Illinois Supreme Court issued long-awaited decision in McAllister v. IWCC


Just this past week, the Illinois Supreme Court issued a long-awaited decision in McAllister v. IWCC, 2020 IL 124848, greatly impacting the “arising out of” requirement for compensability under the Illinois Workers’ Compensation Act (“The Act”).

In McAllister, the petitioner was a chef at a restaurant. During his shift, he entered a walk-in cooler in the kitchen to locate a missing pan of food. While searching, he knelt down inside the walk-in and, while standing up, felt a pop in his right knee followed by pain. At the time he knelt and stood up, he was not carrying anything, nothing struck his knee, and there were no alleged defects or hazards on the walk-in floor. He treated for a recurrent medial meniscal tear surgically and was eventually returned to full duty work.

At the arbitration level, the petitioner was found to have suffered a compensable injury. The arbitrator ruled that when the petitioner knelt down in the cooler, he was performing a function that was reasonably expected as part of his job as a chef. The Commission reversed this decision, stating that the performed mechanism (standing up from a kneeled position) was simply a neutral risk activity. The Appellate Court confirmed, with the majority opinion holding that the injury was non-compensable where the petitioner’s activity (trying to locate something in the walk-in) was too remote from his job requirements to be considered incidental to his employment.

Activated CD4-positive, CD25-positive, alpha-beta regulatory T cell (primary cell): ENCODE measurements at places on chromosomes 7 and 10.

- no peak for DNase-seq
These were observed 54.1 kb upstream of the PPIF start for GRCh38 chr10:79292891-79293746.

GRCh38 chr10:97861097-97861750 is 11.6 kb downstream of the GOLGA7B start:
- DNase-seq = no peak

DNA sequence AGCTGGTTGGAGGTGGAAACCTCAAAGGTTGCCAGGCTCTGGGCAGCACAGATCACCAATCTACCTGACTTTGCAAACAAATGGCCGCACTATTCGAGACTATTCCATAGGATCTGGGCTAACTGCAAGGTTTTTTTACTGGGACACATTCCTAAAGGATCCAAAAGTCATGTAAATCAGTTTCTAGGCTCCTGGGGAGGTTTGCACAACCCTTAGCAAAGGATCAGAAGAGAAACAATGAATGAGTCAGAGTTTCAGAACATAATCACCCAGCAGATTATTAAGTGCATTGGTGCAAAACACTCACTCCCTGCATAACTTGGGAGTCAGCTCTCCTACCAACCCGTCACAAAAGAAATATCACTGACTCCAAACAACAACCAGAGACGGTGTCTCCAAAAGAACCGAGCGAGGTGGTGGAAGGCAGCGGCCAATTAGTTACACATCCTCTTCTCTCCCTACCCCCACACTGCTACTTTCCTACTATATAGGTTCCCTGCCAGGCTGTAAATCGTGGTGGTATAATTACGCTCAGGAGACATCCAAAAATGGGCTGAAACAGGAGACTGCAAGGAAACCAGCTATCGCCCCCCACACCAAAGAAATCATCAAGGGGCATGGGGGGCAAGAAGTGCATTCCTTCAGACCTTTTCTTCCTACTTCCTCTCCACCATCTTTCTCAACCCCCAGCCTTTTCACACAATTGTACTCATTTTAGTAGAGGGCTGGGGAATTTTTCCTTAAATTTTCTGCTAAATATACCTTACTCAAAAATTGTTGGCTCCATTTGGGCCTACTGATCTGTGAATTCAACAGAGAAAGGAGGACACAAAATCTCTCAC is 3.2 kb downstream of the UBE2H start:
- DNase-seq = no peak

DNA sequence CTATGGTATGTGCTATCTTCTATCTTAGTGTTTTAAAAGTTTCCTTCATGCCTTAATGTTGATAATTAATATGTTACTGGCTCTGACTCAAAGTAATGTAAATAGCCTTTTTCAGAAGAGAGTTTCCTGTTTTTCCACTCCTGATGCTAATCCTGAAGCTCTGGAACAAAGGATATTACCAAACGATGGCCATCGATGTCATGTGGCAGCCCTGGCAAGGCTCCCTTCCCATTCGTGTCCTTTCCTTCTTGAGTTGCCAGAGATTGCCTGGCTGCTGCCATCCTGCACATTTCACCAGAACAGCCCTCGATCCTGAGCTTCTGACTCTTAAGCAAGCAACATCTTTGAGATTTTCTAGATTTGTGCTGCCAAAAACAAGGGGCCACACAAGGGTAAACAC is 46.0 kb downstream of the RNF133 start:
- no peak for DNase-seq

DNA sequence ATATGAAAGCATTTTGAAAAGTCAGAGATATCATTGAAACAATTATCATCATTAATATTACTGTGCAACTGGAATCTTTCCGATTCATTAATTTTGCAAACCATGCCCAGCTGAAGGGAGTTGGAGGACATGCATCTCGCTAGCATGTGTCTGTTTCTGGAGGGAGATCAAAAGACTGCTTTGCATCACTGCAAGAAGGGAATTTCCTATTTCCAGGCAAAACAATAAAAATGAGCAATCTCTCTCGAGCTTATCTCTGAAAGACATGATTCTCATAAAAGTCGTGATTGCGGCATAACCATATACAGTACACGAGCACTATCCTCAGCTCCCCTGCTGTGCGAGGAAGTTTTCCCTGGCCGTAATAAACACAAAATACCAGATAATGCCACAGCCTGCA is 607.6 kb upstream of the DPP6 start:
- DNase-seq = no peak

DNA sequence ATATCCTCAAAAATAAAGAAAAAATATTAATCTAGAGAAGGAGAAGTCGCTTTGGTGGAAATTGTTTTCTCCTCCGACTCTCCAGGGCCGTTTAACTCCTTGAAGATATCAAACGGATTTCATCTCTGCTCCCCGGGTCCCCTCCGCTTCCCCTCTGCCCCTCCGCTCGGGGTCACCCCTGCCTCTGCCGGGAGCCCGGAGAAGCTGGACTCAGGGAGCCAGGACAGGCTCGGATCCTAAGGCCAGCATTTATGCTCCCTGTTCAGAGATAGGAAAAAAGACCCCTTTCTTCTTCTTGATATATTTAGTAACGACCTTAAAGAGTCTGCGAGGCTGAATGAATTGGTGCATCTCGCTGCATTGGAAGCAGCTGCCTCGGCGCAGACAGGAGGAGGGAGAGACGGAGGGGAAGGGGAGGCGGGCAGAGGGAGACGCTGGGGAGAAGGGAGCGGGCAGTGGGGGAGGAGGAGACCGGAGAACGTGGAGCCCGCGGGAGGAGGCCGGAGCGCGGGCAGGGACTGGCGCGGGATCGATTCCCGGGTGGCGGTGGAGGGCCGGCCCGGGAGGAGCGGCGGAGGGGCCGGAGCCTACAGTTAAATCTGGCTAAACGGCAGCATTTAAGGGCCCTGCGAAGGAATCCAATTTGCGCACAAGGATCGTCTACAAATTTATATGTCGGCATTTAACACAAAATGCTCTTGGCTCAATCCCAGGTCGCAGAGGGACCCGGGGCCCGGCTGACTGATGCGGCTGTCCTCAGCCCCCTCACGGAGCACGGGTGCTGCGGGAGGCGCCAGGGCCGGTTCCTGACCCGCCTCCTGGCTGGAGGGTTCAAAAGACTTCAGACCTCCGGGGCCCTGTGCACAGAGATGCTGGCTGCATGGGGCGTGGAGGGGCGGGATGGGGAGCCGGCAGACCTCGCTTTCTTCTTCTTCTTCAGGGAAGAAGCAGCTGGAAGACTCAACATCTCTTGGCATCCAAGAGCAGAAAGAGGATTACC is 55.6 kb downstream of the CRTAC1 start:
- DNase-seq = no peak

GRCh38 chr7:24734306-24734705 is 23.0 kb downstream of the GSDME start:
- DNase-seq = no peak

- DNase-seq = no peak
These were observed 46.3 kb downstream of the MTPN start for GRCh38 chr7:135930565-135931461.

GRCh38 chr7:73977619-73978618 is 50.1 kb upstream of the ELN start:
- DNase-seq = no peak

In reversing the Commission’s decision under the manifest weight of the evidence standard, the Illinois Supreme Court, held that the “injury was employment related because it was caused by kneeling and standing while assisting a coworker’s search for carrots in a walk-in cooler—acts that were incident to and causally connected to claimant’s job duties as an arranger of the walk-in cooler.”

In coming to this conclusion, the Court specifically noted that Caterpillar Tractor has not been overruled and “remains the starting point for analyzing ‘arising out of’ injuries, even those that involve common bodily movements and everyday activities.” The Court discussed the three traditional risk categories (employment risks, personal risks, and neutral risks), and noted that the Commission should only consider applying a neutral-risk analysis if the risk of injury does not fall within one of the three employee-related acts delineated in Caterpillar Tractor. Finally, the Court held that Adcock and its progeny are overruled to the extent they hold that injuries attributable to common bodily movements or routine everyday activities (such as bending, twisting, reaching, or standing up from a kneeling position) are not compensable unless a claimant can prove exposure to a greater extent than the general public.

Going forward, the term “activities of daily living” no longer applies. Under McAllister, Illinois employers’ liability is expanded as it relates to “common bodily movements.” We can expect accident to be awarded in cases where the claimant (1) was performing an act instructed by an employer, (2) had a common-law or statutory duty to perform, or (3) the act is one an employee might reasonably be expected to perform incident to his or her assigned duties. It remains to be seen if the examples set forth as “common bodily movements” in McAllister will be expanded to include actions such as walking or sitting. We do expect this Illinois Supreme Court ruling to spur future litigation regarding what is included versus excluded. And, remember, the facts surrounding accidents based on common bodily movements are still extremely important in assessing other defenses and the merits of a case as a whole.

Please look for further discussion and analysis of this case in ASA’s upcoming Q3 Newsletter. In the meantime, please reach out to or any one of the ASA’s attorneys with any questions or concerns about this case and its effect on your current claims.

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